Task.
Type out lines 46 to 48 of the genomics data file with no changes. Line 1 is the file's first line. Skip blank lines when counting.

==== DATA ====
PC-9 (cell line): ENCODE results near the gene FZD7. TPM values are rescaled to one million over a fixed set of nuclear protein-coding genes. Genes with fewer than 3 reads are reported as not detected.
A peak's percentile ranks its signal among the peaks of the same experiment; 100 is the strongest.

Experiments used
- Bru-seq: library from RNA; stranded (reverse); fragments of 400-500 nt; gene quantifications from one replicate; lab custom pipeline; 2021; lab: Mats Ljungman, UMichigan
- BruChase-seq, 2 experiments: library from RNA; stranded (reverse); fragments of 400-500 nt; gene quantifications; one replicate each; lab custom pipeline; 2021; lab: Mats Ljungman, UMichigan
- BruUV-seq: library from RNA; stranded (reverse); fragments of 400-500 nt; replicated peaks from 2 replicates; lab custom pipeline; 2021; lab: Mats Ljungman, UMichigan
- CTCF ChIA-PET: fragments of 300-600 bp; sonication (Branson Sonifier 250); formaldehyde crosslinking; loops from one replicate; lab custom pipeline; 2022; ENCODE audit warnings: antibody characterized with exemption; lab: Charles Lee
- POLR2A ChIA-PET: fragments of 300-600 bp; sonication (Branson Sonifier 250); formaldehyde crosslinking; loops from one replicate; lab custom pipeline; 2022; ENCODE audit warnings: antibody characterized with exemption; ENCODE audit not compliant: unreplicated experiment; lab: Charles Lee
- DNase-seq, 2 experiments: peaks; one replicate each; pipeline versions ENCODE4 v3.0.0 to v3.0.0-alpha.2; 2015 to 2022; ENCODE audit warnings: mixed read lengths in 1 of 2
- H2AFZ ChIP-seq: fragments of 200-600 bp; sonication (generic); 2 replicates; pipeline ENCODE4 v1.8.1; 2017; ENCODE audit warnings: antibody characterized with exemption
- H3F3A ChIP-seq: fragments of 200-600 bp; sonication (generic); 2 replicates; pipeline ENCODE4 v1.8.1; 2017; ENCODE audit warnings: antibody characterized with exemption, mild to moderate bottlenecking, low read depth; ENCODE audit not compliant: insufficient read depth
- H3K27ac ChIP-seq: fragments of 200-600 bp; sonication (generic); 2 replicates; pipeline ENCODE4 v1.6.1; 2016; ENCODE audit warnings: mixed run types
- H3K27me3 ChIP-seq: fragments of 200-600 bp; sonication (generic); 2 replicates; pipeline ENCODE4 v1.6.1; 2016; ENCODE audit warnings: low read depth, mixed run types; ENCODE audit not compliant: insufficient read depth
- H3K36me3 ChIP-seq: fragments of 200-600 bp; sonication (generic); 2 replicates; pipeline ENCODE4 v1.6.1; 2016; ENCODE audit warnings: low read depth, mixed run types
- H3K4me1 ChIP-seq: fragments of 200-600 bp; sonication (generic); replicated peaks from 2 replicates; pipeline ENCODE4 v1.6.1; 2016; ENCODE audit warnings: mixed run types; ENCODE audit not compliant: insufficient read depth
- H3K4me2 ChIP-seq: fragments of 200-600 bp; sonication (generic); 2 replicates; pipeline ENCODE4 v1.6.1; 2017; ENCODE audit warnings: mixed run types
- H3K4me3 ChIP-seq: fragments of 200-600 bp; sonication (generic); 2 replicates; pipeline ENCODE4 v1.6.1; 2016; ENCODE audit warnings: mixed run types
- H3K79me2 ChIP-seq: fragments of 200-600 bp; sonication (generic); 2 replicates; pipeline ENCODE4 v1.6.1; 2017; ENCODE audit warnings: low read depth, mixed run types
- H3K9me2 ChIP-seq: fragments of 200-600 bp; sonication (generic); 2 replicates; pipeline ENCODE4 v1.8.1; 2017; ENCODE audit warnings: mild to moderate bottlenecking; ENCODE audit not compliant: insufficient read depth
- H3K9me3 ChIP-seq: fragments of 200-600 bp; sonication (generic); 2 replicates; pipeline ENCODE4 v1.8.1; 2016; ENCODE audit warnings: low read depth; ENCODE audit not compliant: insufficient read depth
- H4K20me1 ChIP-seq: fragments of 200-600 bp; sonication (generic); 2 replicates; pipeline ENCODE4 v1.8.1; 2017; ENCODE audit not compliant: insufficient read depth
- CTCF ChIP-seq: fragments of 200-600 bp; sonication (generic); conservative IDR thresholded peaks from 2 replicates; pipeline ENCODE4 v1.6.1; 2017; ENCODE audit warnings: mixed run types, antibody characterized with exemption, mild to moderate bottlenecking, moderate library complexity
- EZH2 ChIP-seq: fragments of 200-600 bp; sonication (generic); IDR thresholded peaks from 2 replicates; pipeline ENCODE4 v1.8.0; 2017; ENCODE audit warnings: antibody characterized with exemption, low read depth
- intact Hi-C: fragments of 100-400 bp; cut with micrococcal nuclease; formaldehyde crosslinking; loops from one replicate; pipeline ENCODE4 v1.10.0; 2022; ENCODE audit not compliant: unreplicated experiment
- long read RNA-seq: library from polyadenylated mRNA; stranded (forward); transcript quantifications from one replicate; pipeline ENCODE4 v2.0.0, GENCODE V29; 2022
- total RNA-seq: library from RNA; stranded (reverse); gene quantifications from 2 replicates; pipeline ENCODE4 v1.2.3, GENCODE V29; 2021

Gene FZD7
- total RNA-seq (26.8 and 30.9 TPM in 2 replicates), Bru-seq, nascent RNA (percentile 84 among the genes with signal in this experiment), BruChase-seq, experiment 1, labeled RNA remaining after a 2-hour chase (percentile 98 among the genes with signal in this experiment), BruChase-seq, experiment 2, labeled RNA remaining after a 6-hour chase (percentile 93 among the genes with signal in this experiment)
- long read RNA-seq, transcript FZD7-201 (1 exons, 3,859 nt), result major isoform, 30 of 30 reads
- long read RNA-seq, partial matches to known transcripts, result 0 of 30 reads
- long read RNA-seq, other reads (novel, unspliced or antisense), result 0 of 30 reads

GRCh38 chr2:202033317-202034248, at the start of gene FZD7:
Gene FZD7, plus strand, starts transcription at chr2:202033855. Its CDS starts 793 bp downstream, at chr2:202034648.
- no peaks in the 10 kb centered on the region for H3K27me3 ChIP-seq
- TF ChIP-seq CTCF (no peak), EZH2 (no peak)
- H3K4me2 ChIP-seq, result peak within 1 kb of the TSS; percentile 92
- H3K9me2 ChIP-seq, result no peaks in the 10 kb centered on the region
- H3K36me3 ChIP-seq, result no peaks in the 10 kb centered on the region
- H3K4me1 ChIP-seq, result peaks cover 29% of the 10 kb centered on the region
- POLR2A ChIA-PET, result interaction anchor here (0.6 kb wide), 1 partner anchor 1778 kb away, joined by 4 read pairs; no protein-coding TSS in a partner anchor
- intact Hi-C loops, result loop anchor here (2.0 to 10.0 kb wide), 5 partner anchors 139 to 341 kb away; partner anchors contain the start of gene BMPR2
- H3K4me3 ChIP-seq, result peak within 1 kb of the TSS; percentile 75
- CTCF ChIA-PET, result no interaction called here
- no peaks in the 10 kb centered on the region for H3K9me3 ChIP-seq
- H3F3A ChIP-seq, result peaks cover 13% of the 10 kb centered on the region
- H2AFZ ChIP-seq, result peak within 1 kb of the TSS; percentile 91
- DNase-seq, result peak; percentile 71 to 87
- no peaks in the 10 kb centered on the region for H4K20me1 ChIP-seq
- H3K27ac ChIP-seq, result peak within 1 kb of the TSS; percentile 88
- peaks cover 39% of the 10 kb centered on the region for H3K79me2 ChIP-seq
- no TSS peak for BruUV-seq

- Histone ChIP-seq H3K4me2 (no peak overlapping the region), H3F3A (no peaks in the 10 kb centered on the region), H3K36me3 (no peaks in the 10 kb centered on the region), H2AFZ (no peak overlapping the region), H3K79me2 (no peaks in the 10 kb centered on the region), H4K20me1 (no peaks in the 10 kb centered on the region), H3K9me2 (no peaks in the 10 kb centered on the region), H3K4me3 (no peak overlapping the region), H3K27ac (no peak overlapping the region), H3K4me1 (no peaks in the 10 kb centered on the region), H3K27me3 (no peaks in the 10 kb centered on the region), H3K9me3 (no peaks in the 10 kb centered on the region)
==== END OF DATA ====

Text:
- H2AFZ ChIP-seq, result peak within 1 kb of the TSS; percentile 91
- DNase-seq, result peak; percentile 71 to 87
- no peaks in the 10 kb centered on the region for H4K20me1 ChIP-seq